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What’s the Difference Between Chronological Resumes and Other Resume Formats?
- Features comprehensive overview of your work history
- Show off extensive career experience and expertise
- Includes list of key skills
- Presents your top qualifications in detail
- Organizes your skills under important subcategories
- Includes related training and non-professional activities
- More functional format tips
- Features a combination of work experiences and skills
- Emphasizes relevant skills and work history, rather than a full rundown of both
- Appropriate for workers who have a few years of experience, are changing careers, or are returning to the workforce after time off
- More combination format tips
5 Tips for Making the Most of the Chronological Format
1. Make your summary an “elevator pitch.”
Your summary statement is a succinct overview of your top skills and experiences that lets a prospective employer know who you are, right off the bat. Model your pitch on what the employer is looking for. For example, if you’re applying for a software engineer job and one of the prime requirements is “experience with Objective-C,” mention any skills and/or experiences of your own that match (e.g., “Hard-working software engineer with 6+ years experience programming in Objective-C.”
2. Chronological means reverse-chronological order.
When you list your work experience, start with your current or most recent job first, and then go backwards. Remember to list the name of the company, the dates you’ve worked there and titles of the jobs you’ve held. Underneath each job title, feature three to five bullet points that highlight your top responsibilities or accomplishments. Likewise, you should present your academic qualifications in the education section in reverse-chronological order, including the name of university, high school or technical school, and the credential you gained there. No need to include graduation date — just stick to the basic facts, such as the subject you specialized in.
3. Focus on achievements and numbers in your work history.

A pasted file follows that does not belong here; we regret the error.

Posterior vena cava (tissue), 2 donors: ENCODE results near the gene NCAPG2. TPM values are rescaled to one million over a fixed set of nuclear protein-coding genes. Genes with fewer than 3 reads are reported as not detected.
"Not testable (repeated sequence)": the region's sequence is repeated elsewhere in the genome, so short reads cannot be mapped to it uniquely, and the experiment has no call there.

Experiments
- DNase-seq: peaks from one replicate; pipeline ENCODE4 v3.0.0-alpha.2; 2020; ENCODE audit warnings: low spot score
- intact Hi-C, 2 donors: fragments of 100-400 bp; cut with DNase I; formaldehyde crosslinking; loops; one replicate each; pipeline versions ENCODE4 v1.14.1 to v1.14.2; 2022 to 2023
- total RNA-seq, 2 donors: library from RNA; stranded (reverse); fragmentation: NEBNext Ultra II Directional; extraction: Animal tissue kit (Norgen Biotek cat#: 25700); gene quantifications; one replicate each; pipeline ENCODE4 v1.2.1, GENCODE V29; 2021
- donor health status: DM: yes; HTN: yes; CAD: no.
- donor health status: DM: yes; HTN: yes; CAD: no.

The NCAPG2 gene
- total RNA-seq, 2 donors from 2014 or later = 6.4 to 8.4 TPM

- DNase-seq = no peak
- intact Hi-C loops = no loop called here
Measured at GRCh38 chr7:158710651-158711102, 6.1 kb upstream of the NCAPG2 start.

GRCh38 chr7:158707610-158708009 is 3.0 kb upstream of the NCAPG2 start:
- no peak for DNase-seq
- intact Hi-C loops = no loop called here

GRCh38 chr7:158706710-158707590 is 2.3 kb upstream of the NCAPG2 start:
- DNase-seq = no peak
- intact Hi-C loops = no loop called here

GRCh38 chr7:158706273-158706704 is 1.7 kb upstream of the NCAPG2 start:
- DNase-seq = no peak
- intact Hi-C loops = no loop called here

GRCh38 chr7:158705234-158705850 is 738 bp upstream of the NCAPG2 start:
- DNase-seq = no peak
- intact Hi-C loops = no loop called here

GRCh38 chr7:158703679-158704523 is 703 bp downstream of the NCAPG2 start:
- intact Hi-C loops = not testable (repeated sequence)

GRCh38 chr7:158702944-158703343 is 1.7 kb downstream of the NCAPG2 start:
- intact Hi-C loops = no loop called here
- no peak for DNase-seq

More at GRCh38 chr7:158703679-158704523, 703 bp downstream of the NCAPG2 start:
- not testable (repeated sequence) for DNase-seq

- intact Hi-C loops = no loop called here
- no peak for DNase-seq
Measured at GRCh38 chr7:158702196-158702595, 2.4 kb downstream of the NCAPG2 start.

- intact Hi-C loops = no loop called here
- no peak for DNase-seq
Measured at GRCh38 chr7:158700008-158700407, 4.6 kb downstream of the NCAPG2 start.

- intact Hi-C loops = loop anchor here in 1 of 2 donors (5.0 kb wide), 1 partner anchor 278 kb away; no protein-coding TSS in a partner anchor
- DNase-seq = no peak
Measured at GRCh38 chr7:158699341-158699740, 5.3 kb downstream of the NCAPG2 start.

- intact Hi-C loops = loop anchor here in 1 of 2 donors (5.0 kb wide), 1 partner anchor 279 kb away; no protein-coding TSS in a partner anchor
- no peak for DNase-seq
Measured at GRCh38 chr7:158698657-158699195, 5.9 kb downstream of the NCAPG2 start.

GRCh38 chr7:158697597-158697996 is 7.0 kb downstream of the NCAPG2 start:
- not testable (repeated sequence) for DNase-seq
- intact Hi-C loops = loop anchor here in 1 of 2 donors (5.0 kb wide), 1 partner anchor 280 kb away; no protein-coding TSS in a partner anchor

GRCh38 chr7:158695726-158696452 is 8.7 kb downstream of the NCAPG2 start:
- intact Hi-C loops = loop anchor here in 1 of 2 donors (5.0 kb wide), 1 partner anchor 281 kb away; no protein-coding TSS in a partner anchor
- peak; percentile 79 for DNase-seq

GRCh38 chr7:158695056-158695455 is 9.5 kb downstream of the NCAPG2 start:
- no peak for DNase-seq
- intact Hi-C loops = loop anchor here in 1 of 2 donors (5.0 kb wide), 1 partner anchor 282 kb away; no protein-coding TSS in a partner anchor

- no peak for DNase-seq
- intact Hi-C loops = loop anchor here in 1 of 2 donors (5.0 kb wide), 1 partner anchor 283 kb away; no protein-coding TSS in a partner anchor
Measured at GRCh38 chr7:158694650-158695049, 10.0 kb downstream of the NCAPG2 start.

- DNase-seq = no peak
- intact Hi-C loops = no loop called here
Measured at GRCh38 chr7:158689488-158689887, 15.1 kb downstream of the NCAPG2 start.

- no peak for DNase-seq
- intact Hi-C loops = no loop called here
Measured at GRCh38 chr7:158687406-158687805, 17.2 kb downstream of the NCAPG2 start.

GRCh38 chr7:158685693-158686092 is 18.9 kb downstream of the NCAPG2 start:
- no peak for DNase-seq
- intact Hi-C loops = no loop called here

If you’re applying for an accountant position, you can bet that other candidates will mention standard accounting tasks in their work history sections. Stand out by giving specifics about how you’ve excelled at previous jobs, not just what you did — details give your accomplishments more weight. For example: “Managed $500,000 budget, improving processes that resulted in 17% reduction in costs from previous year.” Notice how this example shows how you made a definable, measurable impact.
4. Leave room for some top skills.
It’s not all just about your work history in a chronological resume — don’t forget to include skills and qualifications that are key for the job. Always customize this section to best fit what the job needs. For example, if you’re applying for an electrician job that emphasizes repairing electrical parts in motors, generators and pumps, be sure to stress any abilities you have in this area (e.g., “Proficient in servicing linear and variable-speed constant-frequency electric generators”). Feature a blend of both technical skills and soft skills (e.g., flexibility, good communication skills, superior work ethic) in this section.
Chronological Resume FAQs
1. How long should a chronological resume be?
Your resume should be one-page long, two at the most. Any longer and you risk losing employers, who typically only take a few seconds to read resumes. Since chronological resumes depend on work history examples, make sure that you present your previous work responsibilities and achievements in punchy bullet points, and limit yourself to experiences from the past 10 years. For more guidance on resume length, see How to Write the Perfect Resume in Two Pages, and for more resume writing advice, visit our How to Write a Resume article.
2. How do you list jobs chronologically on a resume?
As our resume examples demonstrate, you should start with your current or most recent position and work backwards, listing the company you worked for (including town and state of location), the dates you were there, your job title, and some of your prominent achievements in each role.
3. How do I show a promotion in my chronological resume?
If you’ve moved up to a higher-level job at the same company, use the same chronological approach to listing your experiences that you would use for your work history in general. Under the company you’ve worked for, place your most recent, highest-level job title first, followed by the next most recent, and so on.
4. When is a chronological resume not advantageous?
If you’re a job seeker who lacks professional experience, then a chronological resume, which stresses your work history, won’t be a great fit. Look into a functional resume instead. If you have a few years of experience, or are switching over from a different career field, go with a combination resume, which zeroes-in on job experiences and skills that directly relate to the job you want.
5. Is the chronological resume format best for entry-level job seekers?
Chronological resume formats are ideal for job candidates who have professional experience to showcase. If your experience is limited, or you’re primarily seeking entry-level positions, a functional resume format may be preferable — just check out our easy-to-use functional resume templates for entry-level job seekers.